FEATURE: Taiwan's ex-ultramarathon star runs on 'invisible track'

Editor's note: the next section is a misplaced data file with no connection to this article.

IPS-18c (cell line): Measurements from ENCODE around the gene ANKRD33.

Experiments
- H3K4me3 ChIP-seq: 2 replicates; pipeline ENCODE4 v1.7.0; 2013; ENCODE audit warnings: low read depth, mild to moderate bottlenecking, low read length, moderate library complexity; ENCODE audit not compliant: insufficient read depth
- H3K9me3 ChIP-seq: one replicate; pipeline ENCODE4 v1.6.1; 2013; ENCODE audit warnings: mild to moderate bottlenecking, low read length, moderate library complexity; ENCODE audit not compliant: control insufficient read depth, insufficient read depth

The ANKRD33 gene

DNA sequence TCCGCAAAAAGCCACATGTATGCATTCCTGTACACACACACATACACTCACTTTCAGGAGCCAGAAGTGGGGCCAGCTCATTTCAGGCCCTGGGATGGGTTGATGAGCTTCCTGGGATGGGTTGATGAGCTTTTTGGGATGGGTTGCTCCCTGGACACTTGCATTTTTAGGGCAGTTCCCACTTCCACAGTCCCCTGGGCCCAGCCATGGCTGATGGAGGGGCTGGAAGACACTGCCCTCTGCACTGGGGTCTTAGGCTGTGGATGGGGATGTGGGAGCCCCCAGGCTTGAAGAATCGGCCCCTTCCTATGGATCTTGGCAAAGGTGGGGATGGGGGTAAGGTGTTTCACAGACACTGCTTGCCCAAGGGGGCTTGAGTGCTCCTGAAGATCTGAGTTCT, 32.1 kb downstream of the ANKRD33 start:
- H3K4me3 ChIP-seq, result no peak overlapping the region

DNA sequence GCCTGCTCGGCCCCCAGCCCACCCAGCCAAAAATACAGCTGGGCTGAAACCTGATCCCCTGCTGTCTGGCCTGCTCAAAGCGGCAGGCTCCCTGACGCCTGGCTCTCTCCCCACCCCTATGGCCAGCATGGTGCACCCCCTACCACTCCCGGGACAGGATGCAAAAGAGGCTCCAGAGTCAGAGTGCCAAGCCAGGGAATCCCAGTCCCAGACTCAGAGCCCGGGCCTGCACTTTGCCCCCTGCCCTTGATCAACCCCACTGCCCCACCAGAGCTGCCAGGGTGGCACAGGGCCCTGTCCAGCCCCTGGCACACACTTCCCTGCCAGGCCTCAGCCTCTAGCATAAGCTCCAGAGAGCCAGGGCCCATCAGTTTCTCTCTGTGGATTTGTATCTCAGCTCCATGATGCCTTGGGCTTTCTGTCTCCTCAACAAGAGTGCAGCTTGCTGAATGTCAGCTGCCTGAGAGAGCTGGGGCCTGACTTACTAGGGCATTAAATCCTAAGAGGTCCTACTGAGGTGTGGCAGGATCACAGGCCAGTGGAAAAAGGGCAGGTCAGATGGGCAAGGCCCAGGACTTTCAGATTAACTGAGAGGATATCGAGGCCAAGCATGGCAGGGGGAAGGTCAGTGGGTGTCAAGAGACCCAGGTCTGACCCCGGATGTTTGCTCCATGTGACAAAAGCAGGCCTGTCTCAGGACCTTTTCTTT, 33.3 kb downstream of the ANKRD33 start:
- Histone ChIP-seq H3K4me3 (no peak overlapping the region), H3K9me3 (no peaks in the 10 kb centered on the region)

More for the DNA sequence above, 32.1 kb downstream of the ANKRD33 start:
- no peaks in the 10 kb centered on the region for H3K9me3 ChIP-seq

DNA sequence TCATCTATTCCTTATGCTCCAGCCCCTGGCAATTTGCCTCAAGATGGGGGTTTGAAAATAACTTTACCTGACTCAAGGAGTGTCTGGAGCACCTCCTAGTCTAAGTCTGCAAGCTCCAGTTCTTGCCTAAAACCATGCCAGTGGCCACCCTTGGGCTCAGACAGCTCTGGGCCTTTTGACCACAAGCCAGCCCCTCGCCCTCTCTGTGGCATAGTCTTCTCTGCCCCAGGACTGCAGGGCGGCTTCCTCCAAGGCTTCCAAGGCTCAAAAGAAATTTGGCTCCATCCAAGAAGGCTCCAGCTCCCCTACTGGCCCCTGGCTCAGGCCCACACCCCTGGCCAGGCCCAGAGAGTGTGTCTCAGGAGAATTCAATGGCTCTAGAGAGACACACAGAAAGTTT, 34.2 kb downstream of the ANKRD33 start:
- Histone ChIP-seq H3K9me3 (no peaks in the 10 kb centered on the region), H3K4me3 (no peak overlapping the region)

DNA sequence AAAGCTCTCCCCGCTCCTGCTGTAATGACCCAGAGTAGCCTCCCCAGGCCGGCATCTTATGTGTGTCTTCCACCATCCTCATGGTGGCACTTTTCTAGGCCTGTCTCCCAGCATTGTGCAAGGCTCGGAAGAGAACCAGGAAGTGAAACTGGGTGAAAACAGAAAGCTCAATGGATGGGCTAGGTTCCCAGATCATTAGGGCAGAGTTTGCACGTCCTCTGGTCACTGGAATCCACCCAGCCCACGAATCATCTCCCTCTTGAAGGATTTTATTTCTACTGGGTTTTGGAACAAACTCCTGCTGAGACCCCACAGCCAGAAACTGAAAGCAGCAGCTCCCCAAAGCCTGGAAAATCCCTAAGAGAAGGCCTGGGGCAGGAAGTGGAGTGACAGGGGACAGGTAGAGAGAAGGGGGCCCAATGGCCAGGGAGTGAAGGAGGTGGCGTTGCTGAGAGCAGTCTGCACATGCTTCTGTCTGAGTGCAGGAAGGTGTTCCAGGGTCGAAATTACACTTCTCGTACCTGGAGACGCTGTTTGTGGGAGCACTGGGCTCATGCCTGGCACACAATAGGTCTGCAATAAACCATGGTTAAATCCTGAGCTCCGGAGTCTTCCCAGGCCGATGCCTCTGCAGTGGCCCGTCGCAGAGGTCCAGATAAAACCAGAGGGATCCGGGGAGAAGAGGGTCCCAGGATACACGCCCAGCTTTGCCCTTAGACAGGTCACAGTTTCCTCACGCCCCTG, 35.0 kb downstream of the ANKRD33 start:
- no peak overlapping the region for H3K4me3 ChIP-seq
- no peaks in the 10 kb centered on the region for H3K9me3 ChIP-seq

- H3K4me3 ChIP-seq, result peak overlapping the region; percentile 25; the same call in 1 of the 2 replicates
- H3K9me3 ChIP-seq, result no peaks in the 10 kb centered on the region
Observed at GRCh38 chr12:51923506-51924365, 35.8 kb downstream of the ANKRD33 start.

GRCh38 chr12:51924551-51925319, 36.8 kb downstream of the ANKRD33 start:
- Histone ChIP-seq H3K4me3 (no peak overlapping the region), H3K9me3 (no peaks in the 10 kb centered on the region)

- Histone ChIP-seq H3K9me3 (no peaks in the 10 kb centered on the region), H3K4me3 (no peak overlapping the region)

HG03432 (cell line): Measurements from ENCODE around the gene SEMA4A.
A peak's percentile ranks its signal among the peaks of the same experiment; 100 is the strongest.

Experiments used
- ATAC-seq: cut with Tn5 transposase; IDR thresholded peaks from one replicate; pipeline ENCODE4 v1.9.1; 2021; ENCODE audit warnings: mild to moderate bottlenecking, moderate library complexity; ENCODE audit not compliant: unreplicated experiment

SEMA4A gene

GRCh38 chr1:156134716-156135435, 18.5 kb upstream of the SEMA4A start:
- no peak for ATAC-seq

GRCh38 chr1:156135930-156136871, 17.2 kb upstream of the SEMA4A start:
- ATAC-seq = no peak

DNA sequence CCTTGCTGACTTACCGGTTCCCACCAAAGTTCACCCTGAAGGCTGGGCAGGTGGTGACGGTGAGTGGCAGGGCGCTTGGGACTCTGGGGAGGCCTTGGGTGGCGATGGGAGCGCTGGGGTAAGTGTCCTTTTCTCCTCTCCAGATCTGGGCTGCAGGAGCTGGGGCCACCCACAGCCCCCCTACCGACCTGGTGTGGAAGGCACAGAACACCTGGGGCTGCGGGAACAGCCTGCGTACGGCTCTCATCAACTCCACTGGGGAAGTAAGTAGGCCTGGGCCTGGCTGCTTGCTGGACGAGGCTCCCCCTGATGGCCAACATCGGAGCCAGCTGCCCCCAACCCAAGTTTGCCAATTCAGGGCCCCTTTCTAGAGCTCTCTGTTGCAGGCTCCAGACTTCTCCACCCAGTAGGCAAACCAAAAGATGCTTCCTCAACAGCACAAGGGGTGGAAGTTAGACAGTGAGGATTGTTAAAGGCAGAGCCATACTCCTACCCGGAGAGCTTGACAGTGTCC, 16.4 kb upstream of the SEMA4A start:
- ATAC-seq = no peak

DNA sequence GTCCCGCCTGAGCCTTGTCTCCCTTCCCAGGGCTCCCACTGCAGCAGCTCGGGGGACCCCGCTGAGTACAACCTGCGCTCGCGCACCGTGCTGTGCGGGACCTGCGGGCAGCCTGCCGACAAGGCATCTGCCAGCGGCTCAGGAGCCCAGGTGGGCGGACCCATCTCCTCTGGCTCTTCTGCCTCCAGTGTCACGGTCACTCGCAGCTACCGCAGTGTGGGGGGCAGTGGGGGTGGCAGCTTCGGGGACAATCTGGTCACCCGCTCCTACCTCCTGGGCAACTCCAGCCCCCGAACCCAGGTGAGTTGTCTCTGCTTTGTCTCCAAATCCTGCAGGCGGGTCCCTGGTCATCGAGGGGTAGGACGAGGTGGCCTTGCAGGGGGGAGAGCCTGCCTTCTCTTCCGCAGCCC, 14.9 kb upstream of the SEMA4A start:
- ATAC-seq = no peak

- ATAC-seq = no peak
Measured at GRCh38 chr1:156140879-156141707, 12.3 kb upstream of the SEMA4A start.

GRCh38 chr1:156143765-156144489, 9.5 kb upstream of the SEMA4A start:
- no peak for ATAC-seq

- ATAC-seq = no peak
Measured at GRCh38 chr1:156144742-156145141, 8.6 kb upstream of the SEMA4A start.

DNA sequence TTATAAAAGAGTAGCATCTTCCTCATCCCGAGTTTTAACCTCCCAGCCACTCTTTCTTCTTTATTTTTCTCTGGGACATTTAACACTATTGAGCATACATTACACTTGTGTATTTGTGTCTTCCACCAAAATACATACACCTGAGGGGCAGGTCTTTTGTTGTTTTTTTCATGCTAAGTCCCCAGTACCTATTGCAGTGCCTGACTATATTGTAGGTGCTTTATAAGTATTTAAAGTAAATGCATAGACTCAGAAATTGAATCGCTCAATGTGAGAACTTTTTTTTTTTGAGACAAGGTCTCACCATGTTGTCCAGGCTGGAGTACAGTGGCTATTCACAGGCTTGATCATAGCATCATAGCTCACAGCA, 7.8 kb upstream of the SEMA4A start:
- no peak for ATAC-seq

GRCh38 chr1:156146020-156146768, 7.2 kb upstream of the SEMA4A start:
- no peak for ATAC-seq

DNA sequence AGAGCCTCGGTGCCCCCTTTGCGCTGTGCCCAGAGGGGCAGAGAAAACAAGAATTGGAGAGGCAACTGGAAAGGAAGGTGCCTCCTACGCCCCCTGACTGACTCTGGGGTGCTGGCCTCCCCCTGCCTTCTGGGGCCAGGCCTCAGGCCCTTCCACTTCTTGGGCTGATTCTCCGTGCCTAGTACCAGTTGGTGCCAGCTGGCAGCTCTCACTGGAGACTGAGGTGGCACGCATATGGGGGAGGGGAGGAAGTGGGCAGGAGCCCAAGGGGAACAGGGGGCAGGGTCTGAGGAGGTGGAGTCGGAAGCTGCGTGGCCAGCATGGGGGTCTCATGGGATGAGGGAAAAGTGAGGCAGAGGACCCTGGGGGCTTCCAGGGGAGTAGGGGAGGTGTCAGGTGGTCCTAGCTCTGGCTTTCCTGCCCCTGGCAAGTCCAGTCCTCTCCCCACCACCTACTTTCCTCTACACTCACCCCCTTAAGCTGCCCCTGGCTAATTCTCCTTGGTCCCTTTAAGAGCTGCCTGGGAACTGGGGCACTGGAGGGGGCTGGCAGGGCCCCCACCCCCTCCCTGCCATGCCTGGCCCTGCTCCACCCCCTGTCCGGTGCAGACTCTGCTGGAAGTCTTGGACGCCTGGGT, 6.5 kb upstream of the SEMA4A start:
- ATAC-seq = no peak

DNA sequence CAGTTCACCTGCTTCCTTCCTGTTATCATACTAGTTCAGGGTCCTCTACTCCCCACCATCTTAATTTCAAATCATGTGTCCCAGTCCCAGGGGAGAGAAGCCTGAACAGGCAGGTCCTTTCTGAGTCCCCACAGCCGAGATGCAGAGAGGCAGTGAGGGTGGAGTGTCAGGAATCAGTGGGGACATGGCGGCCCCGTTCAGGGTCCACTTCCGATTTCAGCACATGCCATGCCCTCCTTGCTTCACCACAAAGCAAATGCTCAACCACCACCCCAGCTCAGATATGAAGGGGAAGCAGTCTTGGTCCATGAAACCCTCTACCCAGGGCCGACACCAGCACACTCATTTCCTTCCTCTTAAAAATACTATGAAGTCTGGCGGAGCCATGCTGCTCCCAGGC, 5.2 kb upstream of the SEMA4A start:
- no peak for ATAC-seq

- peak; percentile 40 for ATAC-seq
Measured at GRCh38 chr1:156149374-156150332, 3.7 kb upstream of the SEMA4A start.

Imagine what would happen to an exceptional runner after one of her legs and a foot were amputated; few would envision her standing up again, not to mention running on a "track." But that is the real story of Taiwanese record-holding ultramarathon runner Chiu Shu-jung, who suffered amputations to her right leg and left foot after contracting a serious bacterial infection from broken blisters on the soles of her feet in late August 2008. Her infection came while she was competing in the 1,150-kilometer La Transe Gaule ultramarathon, in which she had to run from Roscoff, a small fishing village in northwestern France, to Gruissan-Plage in the south, in 18 days. Despite suffering broken blisters on the 16th day, Chiu insisted on completing the race. After the run, she was rushed to a hospital in Montpellier, southern France, where the amputations were carried out. Her condition was so critical the doctors even declared her incurable. But miraculously, the 54-year-old survived. After a month-long hospitalization in France, she returned to Taiwan to continue treatment. Over the past three years, Chiu, a state-run steel company employee, has maintained an optimistic attitude, refusing to live a sad and hopeless life as many people would think someone in her situation would. "Of course, I have regretted my decision to continue the race," Chiu told CNA in a recent interview. "But what is done is done, so I decided to accept it." Chiu's outstanding performance as a runner and her strength in overcoming difficulties captured the attention of director Jang Da-jung, who decided to make a documentary about her, which will be premiered in Kaohsiung on Nov. 6 as part of a film festival there. "I don't believe an energetic person who can finish an 18-day run would be defeated by amputations," Jang told CNA. Since early 2009, the director has followed Chiu and recorded her daily life to make the Chinese-language documentary. The film crew also flew to France with Chiu in August 2010, when the ex-ultra runner returned to the finish line of the French ultramarathon on the last day of the annual event and met her fellow athletes. "We all felt very touched at that moment," Chiu recalled, teary eyed. Chiu also visited the hospital where she was amputated. The doctors were surprised to see her. "The doctors said they would never forget Chiu, as she is a great reminder that they cannot give up on patients no matter what," Jang said. Although the accident took away part of her body, it never diminished Chiu's passion for sports. Following months of healing and subsequent physical therapy, Chiu can now pedal a three-wheel bicycle and has completed three 42-km marathon rides, besides walking well on her prosthetic limbs. Through the documentary, Chiu hopes to encourage more physically disabled people to walk out of the shadows. Echoing Chiu's remarks about herself, Jang said: "You cannot find a pessimistic side from Chiu." As its English title "Once A Runner" suggests, the 60-minute documentary features a story of a former runner about Chiu. But its Mandarin title, which refers to "an invisible track," may fit her more. "Now I am running on an 'invisible' track for a life ultramarathon of my own," she said. "I have to deal with unknown challenges in the future." By Elaine Hou, CNA Staff Reporter